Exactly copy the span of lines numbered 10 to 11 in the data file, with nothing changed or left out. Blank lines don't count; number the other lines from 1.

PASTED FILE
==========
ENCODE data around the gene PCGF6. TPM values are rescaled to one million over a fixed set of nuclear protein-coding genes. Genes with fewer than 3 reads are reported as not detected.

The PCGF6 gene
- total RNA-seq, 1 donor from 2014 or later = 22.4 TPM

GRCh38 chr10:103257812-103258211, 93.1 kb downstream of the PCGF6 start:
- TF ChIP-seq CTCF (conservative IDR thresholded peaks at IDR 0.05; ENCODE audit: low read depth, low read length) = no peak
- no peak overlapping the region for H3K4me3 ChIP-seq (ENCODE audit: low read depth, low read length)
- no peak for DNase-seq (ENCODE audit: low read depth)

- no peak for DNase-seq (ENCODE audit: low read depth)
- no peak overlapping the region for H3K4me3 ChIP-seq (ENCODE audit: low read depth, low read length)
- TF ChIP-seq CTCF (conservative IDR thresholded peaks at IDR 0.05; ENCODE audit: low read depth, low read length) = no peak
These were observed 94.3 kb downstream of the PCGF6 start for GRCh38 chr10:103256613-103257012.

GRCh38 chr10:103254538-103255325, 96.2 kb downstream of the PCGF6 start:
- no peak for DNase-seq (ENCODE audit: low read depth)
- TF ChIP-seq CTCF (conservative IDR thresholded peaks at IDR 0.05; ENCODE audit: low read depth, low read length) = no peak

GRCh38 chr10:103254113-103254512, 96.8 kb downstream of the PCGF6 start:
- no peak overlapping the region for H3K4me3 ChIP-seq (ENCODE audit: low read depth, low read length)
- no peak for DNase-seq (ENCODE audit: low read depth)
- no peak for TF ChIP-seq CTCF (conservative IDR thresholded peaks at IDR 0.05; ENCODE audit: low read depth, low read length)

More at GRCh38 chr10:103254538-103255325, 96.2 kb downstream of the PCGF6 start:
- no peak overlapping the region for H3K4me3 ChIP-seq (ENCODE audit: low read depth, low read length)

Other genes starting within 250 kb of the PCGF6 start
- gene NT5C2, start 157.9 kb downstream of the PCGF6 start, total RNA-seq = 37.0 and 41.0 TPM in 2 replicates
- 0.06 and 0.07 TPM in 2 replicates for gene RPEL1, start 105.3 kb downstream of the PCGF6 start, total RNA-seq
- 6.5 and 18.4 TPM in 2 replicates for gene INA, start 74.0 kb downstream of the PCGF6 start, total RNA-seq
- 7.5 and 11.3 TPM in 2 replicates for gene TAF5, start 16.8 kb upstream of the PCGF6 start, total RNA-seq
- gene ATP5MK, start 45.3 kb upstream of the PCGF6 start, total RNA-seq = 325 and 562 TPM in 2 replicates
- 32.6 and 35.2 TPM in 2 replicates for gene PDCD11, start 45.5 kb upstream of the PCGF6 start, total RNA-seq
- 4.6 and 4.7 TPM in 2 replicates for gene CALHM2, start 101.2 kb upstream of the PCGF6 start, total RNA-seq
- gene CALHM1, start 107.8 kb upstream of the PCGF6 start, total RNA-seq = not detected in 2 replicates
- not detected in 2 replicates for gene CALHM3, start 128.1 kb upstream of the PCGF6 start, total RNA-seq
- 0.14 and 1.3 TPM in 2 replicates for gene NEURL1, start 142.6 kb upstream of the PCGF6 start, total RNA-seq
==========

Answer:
- TF ChIP-seq CTCF (conservative IDR thresholded peaks at IDR 0.05; ENCODE audit: low read depth, low read length) = no peak
These were observed 94.3 kb downstream of the PCGF6 start for GRCh38 chr10:103256613-103257012.